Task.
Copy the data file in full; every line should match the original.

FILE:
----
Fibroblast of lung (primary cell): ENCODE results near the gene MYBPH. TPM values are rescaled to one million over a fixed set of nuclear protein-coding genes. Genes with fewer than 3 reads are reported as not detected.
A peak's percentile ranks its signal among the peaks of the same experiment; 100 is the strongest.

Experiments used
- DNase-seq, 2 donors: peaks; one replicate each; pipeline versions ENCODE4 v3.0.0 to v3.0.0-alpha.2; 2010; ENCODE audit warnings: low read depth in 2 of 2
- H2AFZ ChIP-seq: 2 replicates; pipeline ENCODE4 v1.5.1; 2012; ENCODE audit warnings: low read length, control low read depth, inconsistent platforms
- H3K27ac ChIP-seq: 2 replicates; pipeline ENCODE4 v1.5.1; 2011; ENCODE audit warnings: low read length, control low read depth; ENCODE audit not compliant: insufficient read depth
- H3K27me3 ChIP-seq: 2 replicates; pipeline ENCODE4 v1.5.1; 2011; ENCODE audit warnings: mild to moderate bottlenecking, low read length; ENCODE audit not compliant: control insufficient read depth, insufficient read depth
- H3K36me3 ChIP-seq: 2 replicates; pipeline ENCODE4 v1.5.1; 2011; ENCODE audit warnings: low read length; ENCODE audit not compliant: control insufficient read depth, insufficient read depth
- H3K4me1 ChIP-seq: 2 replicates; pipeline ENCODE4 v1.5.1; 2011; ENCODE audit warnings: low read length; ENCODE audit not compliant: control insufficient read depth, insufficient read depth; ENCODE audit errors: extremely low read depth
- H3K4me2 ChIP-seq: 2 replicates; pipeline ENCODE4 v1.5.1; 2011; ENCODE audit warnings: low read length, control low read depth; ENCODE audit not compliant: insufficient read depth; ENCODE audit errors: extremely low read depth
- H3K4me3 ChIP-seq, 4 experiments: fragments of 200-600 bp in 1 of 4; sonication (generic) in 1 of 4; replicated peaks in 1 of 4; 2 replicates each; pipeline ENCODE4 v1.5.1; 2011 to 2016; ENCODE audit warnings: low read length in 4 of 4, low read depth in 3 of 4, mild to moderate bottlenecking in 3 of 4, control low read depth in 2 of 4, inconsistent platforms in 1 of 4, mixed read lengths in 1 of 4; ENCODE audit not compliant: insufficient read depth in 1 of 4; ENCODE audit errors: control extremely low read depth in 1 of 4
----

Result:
Fibroblast of lung (primary cell): ENCODE results near the gene MYBPH. TPM values are rescaled to one million over a fixed set of nuclear protein-coding genes. Genes with fewer than 3 reads are reported as not detected.
A peak's percentile ranks its signal among the peaks of the same experiment; 100 is the strongest.

Experiments used
- DNase-seq, 2 donors: peaks; one replicate each; pipeline versions ENCODE4 v3.0.0 to v3.0.0-alpha.2; 2010; ENCODE audit warnings: low read depth in 2 of 2
- H2AFZ ChIP-seq: 2 replicates; pipeline ENCODE4 v1.5.1; 2012; ENCODE audit warnings: low read length, control low read depth, inconsistent platforms
- H3K27ac ChIP-seq: 2 replicates; pipeline ENCODE4 v1.5.1; 2011; ENCODE audit warnings: low read length, control low read depth; ENCODE audit not compliant: insufficient read depth
- H3K27me3 ChIP-seq: 2 replicates; pipeline ENCODE4 v1.5.1; 2011; ENCODE audit warnings: mild to moderate bottlenecking, low read length; ENCODE audit not compliant: control insufficient read depth, insufficient read depth
- H3K36me3 ChIP-seq: 2 replicates; pipeline ENCODE4 v1.5.1; 2011; ENCODE audit warnings: low read length; ENCODE audit not compliant: control insufficient read depth, insufficient read depth
- H3K4me1 ChIP-seq: 2 replicates; pipeline ENCODE4 v1.5.1; 2011; ENCODE audit warnings: low read length; ENCODE audit not compliant: control insufficient read depth, insufficient read depth; ENCODE audit errors: extremely low read depth
- H3K4me2 ChIP-seq: 2 replicates; pipeline ENCODE4 v1.5.1; 2011; ENCODE audit warnings: low read length, control low read depth; ENCODE audit not compliant: insufficient read depth; ENCODE audit errors: extremely low read depth
- H3K4me3 ChIP-seq, 4 experiments: fragments of 200-600 bp in 1 of 4; sonication (generic) in 1 of 4; replicated peaks in 1 of 4; 2 replicates each; pipeline ENCODE4 v1.5.1; 2011 to 2016; ENCODE audit warnings: low read length in 4 of 4, low read depth in 3 of 4, mild to moderate bottlenecking in 3 of 4, control low read depth in 2 of 4, inconsistent platforms in 1 of 4, mixed read lengths in 1 of 4; ENCODE audit not compliant: insufficient read depth in 1 of 4; ENCODE audit errors: control extremely low read depth in 1 of 4